Mir Hossein Mousavi (L), pictured with his nephew, is being closely observed
The nephew of Iran's opposition leader Mir Hossein Mousavi was threatened days before he was killed in Sunday's protests, a prominent supporter says.
Mohsen Makhmalbaf, a film-maker based in Paris, told the BBC that secret police called Seyed Ali Mousavi several times, saying: "We will kill you."
But a police statement reportedly said Mr Mousavi was killed by "terrorists".
Meanwhile a regional representative of Iran's supreme leader said opposition leaders should be executed.
"Those who are behind the current sedition in the country ... are mohareb [enemies of God] and the law is very clear about punishment of a mohareb," state media quoted Ayatollah Abbas Vaez-Tabasi, an influential figure in Khorasan province, as saying.
The sentence for mohareb under Iran's Sharia law is death.
Earlier Iranian President Mahmoud Ahmadinejad accused Western countries of organising the protests.
Tehran has rejected international calls for it to halt the crackdown. State media say at least eight people died in the protests.
The Irna news agency quoted Mr Ahmadinejad as describing the opposition rallies as a "nauseating masquerade".
"Iranians have seen lots of these games," he said.
"Americans and Zionists are the sole audience of a play they have commissioned and sold out."
In other developments:
- Iranian Nobel Peace Prize winner Shirin Ebadi said her sister Nooshin had been arrested by the intelligence services
- Three journalists and a women's rights campaigner were also detained, along with several senior opposition figures, according to opposition sources
- The UK ambassador was summoned by the government to be accused of "interference" in state matters
- Tens of thousands of government supporters rallied in Tehran, according to state media
- Pro- and anti-government demonstrations were reported in the city of Shiraz, where a cleric named as Ayatollah Dastgheyb was said to be holed up in a mosque and under attack from Basij militia
'Isolated and monitored'
Mr Makhmalbaf said the alleged death threats against Seyed Ali Mousavi were part of the government's continuing attempts to weaken the opposition.
RECENT UNREST IN IRAN
19 Dec: Influential dissident cleric Grand Ayatollah Hoseyn Ali Montazeri dies aged 87
21 Dec: Tens of thousands attend his funeral in Qom; reports of clashes between opposition supporters and security forces
22 Dec: Further confrontations reported in Qom
23 Dec: More clashes reported in city of Isfahan as memorial is held
24 Dec: Iran reportedly bans further memorial services for Montazeri except in his birthplace and Qom
26 Dec: Clashes reported in central and northern Tehran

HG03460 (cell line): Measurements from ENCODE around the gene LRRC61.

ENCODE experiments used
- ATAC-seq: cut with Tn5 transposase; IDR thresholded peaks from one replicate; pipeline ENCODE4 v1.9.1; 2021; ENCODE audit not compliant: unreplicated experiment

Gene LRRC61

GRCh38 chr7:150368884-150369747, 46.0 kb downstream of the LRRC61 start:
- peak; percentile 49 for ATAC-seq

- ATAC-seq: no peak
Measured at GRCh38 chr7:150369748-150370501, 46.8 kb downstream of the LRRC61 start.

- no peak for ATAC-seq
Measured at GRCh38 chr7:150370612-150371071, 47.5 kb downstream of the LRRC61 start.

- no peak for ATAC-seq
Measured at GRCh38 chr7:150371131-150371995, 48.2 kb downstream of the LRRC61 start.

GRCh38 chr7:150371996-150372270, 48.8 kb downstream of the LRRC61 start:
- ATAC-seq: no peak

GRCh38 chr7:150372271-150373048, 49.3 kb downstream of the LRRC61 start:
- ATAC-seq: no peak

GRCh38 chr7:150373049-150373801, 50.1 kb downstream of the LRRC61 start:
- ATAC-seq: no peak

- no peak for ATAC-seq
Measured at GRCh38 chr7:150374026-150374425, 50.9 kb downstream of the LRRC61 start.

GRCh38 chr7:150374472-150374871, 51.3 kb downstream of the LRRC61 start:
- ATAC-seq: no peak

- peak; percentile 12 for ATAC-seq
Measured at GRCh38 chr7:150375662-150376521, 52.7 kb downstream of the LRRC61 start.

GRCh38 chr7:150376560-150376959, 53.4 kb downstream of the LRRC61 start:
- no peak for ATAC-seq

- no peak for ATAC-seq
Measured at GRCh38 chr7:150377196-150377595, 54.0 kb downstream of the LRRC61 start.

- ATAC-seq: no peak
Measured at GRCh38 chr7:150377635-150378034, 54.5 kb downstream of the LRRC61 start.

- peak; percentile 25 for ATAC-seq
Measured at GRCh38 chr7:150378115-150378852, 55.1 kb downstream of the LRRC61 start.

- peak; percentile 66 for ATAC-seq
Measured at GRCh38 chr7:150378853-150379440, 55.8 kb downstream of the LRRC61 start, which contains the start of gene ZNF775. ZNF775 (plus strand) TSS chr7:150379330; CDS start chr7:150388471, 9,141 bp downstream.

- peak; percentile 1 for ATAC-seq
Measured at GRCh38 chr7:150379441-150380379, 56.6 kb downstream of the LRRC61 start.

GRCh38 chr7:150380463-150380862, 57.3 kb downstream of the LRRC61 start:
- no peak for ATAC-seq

27 Dec: At least eight dead following anti-government protests in Tehran; 300 reported arrested
"During last week of his life, several times, the Iranian secret police call him and inform him that 'we will kill you' and they did," he told the BBC World Service's Newshour programme, before describing his death.
"From one car, five persons from secret police came in front of him and shot at his chest and before he arrived at hospital he was dead."
A police statement, quoted by AFP news agency, said Mr Mousavi had been shot by "people aboard a vehicle".
But it added that "an extensive investigation is ongoing to identify the terrorists behind the incident".
Mr Makhmalbaf said Mr Mousavi's uncle was being isolated and closely monitored by the authorities.
"He's in a very bad situation," he said.
"The police have arrested all of his assistants and he's under control in everything. He can't speak by phone with his friends. He's using pen and paper to [communicate], even in his house.
"He is in his house. He can come out, but not freely because the bodyguards for him are from the Revolutionary Guard."
The official death toll from Sunday's protests is the highest since June
Meanwhile the US-based son of another opposition leader, Ebrahim Yazdi, said his father's arrest would not hinder attempts to bring democracy to Iran.
"The government is using the tools of fear and intimidation, but the key is not to allow that to slow anybody down," Youseph Yazdi said in an interview for US National Public Radio.
On Monday, state-owned English-language Press TV said eight people had died. State TV had earlier reported that at least 15 people were killed.
The official death toll is the highest since June, when mass protests were sparked by President Ahmadinejad's disputed re-election.
Iranian security forces have been on alert since the influential dissident cleric, Grand Ayatollah Hoseyn Ali Montazeri, died earlier this month.
His funeral attracted tens of thousands of opposition supporters, many of whom shouted anti-government slogans.